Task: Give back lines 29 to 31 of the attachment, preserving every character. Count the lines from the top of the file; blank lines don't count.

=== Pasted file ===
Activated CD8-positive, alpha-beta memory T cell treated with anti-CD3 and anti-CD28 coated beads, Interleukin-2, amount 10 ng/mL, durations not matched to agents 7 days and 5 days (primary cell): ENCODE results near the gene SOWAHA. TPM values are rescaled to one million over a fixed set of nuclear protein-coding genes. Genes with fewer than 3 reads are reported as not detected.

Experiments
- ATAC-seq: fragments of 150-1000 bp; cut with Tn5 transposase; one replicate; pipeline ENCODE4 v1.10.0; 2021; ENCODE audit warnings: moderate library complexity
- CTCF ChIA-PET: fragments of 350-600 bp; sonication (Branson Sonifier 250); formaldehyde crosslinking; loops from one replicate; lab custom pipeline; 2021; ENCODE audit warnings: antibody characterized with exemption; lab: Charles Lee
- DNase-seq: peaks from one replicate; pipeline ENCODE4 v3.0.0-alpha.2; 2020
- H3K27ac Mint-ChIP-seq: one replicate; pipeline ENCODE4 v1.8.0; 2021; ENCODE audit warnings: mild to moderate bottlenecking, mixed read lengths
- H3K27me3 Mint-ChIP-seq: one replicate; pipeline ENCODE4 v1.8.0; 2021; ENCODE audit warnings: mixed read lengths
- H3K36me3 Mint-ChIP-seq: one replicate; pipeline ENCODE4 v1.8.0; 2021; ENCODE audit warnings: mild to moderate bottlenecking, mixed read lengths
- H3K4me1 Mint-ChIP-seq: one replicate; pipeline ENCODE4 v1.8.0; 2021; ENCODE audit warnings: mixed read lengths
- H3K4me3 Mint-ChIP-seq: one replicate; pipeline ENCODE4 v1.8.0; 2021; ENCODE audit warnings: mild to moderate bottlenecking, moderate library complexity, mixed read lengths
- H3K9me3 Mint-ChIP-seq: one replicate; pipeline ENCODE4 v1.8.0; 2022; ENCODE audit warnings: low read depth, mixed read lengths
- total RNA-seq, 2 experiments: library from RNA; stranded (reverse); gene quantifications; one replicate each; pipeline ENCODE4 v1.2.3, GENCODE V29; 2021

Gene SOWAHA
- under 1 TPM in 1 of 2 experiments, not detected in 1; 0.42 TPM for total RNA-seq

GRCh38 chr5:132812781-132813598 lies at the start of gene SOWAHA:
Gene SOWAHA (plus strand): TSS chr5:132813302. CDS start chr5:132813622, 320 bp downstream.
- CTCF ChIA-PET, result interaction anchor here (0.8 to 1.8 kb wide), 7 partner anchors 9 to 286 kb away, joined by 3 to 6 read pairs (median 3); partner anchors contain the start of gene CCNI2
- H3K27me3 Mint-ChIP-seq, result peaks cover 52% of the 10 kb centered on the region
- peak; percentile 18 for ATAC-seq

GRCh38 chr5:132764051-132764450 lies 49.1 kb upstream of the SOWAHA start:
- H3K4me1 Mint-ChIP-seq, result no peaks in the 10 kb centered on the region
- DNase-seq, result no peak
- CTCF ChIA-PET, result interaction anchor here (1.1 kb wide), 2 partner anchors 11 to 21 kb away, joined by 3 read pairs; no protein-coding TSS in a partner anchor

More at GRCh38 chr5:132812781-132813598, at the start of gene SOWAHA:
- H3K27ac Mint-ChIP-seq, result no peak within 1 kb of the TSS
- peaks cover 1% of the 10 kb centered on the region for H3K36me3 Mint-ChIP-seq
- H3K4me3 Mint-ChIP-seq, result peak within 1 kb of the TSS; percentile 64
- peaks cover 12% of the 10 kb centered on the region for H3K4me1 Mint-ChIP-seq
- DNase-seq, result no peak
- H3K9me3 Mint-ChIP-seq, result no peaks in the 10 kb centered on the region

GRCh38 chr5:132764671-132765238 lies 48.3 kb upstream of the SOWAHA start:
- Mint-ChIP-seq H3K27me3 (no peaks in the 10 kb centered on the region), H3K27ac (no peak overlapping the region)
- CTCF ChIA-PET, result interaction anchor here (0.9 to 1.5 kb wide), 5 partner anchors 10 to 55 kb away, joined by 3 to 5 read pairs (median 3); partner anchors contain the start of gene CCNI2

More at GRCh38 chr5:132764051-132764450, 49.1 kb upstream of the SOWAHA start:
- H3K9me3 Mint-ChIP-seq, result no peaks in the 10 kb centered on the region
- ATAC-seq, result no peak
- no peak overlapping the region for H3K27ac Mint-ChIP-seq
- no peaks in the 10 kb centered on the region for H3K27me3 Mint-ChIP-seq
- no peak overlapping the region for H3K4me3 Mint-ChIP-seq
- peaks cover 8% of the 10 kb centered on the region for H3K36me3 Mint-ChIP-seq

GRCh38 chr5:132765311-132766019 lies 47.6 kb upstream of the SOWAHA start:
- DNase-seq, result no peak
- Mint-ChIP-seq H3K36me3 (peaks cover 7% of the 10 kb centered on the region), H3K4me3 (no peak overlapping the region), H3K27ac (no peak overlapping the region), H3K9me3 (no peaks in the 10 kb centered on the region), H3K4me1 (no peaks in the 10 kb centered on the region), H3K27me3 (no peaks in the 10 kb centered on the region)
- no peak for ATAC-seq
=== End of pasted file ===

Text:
- DNase-seq, result no peak
- H3K9me3 Mint-ChIP-seq, result no peaks in the 10 kb centered on the region

GRCh38 chr5:132764671-132765238 lies 48.3 kb upstream of the SOWAHA start: